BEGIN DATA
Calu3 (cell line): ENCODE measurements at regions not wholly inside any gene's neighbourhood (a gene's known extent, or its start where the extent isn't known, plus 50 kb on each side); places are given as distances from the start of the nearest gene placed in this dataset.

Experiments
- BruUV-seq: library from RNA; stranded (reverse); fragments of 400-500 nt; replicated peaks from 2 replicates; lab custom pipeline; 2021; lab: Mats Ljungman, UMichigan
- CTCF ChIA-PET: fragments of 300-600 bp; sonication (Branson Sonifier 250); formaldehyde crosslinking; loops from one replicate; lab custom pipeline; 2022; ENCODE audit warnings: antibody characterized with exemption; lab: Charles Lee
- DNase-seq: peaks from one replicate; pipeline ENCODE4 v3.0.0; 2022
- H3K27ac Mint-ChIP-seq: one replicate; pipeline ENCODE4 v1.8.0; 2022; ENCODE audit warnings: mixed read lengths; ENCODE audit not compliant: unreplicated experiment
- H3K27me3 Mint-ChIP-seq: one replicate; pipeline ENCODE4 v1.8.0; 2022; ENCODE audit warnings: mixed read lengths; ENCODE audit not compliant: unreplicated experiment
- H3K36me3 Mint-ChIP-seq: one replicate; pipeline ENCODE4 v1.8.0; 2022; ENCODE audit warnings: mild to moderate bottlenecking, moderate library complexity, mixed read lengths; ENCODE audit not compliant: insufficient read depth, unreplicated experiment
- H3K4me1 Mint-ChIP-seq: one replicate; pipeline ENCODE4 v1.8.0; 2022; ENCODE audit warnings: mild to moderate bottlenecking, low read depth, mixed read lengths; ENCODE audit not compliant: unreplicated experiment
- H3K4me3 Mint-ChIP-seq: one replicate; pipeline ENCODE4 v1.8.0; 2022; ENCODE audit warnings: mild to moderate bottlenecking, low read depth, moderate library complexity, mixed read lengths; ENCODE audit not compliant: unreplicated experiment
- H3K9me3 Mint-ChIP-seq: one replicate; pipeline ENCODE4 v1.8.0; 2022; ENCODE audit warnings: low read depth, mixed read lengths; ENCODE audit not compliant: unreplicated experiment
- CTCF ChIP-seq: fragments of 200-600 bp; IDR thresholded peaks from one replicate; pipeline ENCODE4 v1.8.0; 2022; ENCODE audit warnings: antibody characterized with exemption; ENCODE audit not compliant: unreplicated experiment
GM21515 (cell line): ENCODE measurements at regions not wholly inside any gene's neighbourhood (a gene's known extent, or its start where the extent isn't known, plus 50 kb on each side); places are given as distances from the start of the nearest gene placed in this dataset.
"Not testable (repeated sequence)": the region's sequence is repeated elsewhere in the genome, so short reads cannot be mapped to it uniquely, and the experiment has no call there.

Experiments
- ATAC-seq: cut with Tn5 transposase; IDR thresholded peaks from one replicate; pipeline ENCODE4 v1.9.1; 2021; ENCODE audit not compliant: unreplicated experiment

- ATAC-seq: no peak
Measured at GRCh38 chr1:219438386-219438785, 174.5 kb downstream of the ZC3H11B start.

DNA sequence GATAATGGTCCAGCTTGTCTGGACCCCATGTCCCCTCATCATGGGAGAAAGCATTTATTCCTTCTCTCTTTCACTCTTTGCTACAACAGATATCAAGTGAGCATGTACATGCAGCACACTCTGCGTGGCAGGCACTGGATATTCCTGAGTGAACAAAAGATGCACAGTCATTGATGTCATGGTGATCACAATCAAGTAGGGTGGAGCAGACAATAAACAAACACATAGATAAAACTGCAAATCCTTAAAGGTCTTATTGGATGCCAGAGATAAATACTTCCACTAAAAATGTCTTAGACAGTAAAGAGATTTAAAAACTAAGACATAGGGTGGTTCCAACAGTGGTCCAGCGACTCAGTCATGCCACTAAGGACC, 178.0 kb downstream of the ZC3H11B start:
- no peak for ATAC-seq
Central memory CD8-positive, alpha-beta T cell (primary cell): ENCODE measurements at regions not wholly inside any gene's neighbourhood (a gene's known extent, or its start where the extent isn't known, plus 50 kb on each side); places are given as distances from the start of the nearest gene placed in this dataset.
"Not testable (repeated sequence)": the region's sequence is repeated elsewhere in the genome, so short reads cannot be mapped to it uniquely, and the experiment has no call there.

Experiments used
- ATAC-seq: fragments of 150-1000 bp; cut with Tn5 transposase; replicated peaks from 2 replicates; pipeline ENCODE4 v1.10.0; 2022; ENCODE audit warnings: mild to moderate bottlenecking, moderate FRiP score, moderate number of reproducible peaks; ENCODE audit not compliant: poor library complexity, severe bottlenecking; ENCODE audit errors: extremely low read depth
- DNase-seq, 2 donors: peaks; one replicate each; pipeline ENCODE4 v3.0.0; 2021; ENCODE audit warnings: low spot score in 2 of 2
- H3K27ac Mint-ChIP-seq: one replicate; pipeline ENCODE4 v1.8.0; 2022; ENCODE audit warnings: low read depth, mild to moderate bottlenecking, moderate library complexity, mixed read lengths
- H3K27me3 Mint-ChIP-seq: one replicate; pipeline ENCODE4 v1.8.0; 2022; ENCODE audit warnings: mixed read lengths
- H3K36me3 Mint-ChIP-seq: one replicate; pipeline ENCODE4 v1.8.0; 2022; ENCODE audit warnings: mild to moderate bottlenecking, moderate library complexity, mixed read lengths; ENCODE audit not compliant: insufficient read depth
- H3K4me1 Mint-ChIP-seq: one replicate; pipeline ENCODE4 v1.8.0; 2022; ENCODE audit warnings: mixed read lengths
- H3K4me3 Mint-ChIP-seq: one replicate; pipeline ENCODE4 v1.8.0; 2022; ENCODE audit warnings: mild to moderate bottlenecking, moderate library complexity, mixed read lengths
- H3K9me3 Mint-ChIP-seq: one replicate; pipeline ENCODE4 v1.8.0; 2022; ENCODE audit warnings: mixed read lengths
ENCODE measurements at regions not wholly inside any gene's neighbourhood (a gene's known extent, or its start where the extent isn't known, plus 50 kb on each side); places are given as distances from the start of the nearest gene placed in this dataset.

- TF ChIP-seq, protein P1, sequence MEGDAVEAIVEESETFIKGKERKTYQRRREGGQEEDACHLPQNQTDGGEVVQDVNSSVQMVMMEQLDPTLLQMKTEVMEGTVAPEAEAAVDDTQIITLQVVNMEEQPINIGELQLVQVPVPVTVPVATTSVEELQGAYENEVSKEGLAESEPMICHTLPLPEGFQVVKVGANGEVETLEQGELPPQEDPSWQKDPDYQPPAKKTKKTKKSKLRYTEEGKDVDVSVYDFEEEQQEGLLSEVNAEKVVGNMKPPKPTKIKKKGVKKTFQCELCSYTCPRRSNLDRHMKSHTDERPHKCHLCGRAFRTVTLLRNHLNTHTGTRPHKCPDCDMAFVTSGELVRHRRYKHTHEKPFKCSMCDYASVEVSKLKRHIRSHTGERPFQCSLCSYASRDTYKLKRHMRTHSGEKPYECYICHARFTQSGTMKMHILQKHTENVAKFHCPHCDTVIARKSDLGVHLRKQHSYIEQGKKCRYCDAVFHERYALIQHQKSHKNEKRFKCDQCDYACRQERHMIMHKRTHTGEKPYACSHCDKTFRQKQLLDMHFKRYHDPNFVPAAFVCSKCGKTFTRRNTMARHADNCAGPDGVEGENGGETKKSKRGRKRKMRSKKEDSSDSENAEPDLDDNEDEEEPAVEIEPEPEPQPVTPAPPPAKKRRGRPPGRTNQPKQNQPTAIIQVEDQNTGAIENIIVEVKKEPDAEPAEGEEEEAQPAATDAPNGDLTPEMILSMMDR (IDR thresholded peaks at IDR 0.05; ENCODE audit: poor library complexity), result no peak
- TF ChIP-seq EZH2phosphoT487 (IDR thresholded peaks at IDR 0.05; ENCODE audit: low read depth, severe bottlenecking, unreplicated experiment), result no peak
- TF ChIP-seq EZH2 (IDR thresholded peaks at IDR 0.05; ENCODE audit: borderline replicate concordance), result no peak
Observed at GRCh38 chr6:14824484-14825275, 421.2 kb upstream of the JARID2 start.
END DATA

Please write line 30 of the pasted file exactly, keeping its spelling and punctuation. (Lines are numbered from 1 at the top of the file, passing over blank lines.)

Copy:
- H3K4me3 Mint-ChIP-seq: one replicate; pipeline ENCODE4 v1.8.0; 2022; ENCODE audit warnings: mild to moderate bottlenecking, moderate library complexity, mixed read lengths